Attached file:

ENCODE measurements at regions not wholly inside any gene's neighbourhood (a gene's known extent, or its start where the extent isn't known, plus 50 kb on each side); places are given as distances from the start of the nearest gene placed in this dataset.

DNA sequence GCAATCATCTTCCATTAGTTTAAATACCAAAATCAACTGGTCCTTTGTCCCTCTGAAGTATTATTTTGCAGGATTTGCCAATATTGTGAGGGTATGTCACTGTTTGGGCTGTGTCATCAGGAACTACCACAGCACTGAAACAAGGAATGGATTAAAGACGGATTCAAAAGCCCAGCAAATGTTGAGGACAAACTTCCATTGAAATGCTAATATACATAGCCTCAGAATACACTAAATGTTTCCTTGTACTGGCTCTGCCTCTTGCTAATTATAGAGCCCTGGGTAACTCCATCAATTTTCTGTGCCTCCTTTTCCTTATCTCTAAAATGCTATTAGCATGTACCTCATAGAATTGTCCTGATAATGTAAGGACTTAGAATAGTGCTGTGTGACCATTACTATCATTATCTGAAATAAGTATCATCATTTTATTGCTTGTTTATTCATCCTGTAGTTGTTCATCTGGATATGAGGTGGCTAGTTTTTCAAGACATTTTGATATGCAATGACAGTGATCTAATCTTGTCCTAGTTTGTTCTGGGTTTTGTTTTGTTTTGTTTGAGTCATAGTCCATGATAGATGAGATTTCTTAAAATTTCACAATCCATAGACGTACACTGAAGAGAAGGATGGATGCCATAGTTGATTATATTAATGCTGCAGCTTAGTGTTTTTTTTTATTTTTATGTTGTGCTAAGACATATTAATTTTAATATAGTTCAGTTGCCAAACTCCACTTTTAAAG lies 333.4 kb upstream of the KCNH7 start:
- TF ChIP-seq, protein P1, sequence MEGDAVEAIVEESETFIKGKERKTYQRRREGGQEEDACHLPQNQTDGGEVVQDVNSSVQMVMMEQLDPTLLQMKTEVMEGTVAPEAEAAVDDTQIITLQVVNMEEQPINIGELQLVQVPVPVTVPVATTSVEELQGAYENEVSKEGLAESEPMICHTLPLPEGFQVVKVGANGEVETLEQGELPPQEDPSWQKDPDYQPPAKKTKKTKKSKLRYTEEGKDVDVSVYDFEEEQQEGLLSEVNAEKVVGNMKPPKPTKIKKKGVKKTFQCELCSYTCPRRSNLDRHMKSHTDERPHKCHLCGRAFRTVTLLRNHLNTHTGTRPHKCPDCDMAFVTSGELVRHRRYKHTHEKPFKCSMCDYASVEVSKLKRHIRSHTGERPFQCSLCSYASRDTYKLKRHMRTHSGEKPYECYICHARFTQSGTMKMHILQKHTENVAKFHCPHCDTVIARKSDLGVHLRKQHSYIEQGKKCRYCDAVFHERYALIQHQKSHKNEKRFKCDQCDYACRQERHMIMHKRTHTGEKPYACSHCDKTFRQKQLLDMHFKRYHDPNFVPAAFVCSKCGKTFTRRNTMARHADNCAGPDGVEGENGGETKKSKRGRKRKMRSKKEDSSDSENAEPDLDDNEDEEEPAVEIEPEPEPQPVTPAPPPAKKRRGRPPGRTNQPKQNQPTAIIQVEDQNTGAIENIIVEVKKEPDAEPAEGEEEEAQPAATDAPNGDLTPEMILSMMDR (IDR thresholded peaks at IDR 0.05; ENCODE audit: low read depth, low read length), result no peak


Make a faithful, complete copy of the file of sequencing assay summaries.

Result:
ENCODE measurements at regions not wholly inside any gene's neighbourhood (a gene's known extent, or its start where the extent isn't known, plus 50 kb on each side); places are given as distances from the start of the nearest gene placed in this dataset.

DNA sequence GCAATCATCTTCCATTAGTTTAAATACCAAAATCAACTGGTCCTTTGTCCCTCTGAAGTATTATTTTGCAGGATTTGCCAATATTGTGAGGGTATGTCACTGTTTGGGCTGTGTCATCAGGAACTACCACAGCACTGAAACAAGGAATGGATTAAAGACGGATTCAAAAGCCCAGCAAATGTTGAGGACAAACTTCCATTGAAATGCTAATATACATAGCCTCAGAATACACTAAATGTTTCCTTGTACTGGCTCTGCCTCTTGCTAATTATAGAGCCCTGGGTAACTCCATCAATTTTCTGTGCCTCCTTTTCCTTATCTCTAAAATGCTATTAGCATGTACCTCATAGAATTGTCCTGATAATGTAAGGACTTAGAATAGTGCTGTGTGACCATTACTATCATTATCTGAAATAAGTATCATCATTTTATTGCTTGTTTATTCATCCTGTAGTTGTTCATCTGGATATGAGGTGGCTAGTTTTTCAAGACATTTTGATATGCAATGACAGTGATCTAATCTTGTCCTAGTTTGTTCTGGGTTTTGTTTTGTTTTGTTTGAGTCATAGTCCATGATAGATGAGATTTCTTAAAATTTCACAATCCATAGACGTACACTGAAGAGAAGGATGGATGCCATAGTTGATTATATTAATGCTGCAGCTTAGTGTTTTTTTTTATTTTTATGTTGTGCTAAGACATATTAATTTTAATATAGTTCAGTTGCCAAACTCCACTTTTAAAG lies 333.4 kb upstream of the KCNH7 start:
- TF ChIP-seq, protein P1, sequence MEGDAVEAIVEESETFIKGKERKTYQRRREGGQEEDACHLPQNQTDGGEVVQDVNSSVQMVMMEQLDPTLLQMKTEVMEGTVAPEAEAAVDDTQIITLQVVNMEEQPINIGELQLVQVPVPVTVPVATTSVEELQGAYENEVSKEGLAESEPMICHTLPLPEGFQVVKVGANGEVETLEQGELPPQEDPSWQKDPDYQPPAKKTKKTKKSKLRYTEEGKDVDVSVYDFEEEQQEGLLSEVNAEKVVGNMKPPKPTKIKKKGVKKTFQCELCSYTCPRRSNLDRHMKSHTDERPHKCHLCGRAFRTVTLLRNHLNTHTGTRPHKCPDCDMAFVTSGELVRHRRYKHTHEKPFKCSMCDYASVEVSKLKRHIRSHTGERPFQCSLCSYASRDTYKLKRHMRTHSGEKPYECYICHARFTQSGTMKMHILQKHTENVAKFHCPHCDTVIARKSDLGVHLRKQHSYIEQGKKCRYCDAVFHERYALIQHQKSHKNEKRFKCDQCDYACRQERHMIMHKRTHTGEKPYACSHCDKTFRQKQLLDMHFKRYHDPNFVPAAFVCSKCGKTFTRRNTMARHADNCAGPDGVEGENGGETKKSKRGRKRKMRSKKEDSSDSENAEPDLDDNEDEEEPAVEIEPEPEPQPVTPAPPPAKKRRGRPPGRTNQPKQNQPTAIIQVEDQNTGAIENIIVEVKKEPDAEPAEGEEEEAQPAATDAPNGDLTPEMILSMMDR (IDR thresholded peaks at IDR 0.05; ENCODE audit: low read depth, low read length), result no peak